‘I Thought You Said She Worked Full Time’

‘I Thought You Said She Worked Full Time’

Searching for America’s Heart: RFK and the Renewal of Hope
by Peter Edelman
Houghton Mifflin, 2001, 262 pp., $26

 

The Price of Citizenship: Redefining the American Welfare State
by Michael B. Katz
Metropolitan, 2001, 469 pp., $35

 

The London feminists at the center of George Gissing’s 1893 novel The Odd Women have a vision: They will train unmarried women to perform clerical work. A strong foothold in a (relatively) dignified occupation should give their students freedom and independence. Wage labor will be their ticket away from the sexism and superstition that drained the souls of middle-class Victorian women.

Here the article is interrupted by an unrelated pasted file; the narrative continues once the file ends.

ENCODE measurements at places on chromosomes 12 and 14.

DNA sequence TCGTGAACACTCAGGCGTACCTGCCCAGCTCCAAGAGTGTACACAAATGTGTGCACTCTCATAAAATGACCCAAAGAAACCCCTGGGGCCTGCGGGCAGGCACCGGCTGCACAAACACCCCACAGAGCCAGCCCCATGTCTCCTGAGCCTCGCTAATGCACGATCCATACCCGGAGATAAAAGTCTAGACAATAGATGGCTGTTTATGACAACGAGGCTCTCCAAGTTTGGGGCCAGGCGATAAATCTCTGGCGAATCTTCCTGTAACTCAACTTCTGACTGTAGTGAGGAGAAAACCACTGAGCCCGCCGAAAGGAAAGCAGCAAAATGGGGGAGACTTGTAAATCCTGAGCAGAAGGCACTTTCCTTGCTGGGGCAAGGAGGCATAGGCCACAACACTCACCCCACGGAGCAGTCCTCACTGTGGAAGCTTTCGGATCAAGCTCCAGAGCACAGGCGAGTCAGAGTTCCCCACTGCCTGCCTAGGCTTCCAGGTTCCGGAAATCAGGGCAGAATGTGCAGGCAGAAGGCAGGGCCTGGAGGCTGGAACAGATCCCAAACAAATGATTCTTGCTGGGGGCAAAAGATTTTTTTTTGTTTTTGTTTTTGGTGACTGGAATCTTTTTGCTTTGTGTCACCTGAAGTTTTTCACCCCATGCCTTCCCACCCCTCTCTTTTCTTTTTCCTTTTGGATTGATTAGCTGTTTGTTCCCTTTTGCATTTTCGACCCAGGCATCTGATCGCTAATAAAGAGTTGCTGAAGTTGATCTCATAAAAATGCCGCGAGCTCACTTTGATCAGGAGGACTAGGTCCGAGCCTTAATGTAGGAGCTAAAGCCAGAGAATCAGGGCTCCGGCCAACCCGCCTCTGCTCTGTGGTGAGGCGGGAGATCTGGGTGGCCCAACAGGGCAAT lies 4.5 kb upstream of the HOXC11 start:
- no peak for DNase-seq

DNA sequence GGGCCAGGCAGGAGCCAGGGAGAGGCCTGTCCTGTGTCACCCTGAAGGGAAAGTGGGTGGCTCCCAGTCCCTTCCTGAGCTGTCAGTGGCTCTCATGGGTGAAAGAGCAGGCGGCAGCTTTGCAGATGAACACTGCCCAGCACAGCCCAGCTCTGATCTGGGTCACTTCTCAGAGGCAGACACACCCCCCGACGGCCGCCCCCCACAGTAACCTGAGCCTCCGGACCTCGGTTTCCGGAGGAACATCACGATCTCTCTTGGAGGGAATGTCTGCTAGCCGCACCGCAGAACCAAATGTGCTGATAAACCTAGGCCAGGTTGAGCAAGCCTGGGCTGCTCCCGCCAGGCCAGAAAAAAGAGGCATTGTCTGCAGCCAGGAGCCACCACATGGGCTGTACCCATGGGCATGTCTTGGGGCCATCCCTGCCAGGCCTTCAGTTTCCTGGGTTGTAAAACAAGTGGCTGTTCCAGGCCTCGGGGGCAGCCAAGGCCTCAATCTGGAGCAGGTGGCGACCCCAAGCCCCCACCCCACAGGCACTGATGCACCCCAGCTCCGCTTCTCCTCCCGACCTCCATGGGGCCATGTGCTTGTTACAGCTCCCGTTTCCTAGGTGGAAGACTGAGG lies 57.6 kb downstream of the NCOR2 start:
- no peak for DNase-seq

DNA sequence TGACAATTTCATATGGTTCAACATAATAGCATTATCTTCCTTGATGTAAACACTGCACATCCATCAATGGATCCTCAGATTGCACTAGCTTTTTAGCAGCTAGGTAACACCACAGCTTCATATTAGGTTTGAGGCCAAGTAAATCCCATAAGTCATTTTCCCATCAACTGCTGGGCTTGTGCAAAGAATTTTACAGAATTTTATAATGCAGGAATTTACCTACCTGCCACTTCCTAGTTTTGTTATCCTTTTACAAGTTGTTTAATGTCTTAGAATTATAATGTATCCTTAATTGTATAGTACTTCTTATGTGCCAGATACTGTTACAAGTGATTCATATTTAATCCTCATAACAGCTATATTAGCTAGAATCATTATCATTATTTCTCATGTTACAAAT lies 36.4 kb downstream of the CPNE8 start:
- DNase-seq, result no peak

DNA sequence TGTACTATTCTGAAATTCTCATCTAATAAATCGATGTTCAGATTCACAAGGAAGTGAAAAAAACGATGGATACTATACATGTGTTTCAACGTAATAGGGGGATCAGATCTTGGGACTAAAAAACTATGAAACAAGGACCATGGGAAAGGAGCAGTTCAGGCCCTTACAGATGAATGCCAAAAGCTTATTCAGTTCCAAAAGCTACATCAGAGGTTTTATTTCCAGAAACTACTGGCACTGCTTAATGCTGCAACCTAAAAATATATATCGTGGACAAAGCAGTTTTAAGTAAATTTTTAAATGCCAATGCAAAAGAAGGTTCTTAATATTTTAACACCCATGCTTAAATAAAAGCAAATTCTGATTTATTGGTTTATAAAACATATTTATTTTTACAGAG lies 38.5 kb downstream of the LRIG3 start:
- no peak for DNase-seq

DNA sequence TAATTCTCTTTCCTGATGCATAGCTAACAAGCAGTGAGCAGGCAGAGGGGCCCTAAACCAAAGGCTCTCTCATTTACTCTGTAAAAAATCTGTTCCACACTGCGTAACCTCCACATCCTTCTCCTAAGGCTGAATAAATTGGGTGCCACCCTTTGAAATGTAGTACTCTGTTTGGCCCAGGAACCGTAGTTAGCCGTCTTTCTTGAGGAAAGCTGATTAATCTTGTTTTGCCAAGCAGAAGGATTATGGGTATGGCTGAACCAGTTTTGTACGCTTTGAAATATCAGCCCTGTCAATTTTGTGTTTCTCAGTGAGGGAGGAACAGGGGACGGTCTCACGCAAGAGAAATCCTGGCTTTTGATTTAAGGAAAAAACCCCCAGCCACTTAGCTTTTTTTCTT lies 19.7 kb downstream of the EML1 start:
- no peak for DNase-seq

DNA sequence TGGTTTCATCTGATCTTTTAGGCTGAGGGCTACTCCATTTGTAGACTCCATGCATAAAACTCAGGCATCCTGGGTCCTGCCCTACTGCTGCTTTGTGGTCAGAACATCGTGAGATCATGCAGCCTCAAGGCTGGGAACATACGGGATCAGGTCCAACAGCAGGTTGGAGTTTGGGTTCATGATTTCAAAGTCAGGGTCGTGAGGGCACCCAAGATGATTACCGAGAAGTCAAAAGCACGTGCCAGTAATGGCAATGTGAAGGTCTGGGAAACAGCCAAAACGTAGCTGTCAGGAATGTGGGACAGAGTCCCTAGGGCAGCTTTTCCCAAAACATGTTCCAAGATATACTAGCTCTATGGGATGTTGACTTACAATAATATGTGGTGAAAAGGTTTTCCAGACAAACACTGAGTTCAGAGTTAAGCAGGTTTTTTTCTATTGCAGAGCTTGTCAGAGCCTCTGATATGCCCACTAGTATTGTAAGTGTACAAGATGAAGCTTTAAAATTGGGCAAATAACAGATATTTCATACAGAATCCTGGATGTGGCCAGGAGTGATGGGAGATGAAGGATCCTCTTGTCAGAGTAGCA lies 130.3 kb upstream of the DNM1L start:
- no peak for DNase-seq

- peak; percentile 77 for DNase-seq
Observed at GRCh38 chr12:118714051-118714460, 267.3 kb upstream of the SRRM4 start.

It’s an attractive vision, and a prophetic one. In the last century, the labor market, for all its injustice, has allowed millions of women to fight their way partly free from the cult of domesticity. But there’s a wrinkle: Gissing’s characters (like the author himself) have an impatience—sliding into contempt—for women who are not already, by their lights, free and independent citizens. “The vast majority of girl...